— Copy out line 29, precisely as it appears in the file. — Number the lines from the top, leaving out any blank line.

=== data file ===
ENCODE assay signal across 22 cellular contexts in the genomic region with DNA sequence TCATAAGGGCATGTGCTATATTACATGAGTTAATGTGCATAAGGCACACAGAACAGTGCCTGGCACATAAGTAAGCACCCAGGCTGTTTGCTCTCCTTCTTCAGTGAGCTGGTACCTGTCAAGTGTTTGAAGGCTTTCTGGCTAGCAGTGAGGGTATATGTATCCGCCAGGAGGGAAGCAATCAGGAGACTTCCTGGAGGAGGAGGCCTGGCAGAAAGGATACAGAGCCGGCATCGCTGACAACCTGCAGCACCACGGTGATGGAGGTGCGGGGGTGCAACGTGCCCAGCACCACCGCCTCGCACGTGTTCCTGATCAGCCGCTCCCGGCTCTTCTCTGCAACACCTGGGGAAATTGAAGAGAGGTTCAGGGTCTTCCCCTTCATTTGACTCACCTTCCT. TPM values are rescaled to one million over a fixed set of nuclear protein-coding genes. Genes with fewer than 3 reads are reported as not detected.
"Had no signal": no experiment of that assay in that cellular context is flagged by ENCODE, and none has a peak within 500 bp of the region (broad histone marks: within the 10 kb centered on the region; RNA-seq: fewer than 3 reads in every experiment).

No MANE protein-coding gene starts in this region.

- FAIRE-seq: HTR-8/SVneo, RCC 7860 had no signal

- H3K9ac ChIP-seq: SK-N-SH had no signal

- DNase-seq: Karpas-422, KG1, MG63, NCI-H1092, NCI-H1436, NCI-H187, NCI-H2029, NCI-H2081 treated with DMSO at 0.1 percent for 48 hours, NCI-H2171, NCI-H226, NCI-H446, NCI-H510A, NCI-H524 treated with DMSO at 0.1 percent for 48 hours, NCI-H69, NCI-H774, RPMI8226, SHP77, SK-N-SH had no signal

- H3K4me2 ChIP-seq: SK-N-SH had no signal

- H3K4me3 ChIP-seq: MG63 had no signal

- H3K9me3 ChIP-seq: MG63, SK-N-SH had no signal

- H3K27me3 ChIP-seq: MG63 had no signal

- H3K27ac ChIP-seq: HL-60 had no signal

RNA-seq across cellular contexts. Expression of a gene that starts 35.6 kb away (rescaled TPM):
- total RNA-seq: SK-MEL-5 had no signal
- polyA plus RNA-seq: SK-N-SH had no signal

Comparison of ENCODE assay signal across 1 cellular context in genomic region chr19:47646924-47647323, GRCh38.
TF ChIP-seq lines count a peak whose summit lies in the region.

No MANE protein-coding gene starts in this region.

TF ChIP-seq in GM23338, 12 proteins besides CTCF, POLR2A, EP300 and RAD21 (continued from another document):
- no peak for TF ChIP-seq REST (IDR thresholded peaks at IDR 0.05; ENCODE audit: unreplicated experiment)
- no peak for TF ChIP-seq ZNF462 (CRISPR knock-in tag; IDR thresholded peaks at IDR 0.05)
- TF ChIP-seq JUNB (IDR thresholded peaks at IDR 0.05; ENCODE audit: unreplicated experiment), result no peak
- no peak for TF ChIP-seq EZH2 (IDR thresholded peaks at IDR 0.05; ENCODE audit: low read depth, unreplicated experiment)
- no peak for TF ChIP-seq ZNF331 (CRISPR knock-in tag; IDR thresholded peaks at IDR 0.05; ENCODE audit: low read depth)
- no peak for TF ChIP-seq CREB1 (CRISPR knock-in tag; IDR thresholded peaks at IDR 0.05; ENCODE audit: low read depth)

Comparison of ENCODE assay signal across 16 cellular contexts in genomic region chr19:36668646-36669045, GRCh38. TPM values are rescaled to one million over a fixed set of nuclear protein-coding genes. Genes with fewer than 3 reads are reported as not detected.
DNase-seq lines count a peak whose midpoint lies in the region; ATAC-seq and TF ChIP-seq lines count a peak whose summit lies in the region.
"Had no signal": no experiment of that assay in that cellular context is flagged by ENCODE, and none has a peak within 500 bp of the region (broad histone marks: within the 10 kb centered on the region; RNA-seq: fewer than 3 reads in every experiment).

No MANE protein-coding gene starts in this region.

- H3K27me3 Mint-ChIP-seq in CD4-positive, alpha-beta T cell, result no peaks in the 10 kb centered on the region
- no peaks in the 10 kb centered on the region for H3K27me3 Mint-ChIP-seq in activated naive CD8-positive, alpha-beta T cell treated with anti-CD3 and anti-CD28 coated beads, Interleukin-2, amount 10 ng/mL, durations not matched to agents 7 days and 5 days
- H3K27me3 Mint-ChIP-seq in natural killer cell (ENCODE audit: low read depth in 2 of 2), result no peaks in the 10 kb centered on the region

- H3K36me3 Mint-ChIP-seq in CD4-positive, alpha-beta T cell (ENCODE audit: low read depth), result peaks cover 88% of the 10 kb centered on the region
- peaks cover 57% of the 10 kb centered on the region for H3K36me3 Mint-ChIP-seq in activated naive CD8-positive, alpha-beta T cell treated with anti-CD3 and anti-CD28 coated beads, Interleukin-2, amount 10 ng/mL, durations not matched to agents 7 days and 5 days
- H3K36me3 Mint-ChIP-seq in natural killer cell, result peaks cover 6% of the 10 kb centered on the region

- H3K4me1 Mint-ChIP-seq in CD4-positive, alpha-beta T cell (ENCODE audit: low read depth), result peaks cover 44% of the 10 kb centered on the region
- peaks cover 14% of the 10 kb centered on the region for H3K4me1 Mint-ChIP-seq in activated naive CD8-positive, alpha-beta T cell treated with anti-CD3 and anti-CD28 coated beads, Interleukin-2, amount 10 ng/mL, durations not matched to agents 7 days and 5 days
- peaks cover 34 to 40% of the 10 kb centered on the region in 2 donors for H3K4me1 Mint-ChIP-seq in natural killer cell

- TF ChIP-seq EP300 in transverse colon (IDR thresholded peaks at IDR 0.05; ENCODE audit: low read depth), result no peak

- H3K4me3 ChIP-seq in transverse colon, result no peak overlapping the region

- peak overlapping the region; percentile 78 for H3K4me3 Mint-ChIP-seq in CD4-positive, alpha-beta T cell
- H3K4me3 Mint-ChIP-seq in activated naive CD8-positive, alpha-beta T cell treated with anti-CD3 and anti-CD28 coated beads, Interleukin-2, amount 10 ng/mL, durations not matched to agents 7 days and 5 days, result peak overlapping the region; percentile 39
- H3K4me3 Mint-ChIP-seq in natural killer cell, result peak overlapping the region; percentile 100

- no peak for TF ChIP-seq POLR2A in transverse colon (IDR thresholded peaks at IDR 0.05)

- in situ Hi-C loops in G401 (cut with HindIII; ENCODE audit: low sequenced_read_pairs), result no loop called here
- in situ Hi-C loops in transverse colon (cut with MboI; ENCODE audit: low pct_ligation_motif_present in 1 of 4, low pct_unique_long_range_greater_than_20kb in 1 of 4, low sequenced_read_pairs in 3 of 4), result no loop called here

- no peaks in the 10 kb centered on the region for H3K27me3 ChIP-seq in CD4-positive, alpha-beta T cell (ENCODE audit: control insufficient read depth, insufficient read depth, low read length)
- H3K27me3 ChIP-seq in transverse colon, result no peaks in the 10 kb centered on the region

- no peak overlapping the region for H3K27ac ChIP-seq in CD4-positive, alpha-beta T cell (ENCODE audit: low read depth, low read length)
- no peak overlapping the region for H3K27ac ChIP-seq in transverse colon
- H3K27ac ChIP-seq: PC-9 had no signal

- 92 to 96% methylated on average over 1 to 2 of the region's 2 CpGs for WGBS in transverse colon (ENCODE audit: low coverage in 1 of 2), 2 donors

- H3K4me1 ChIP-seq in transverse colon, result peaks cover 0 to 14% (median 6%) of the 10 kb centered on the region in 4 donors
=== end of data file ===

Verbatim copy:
- H3K27me3 Mint-ChIP-seq in CD4-positive, alpha-beta T cell, result no peaks in the 10 kb centered on the region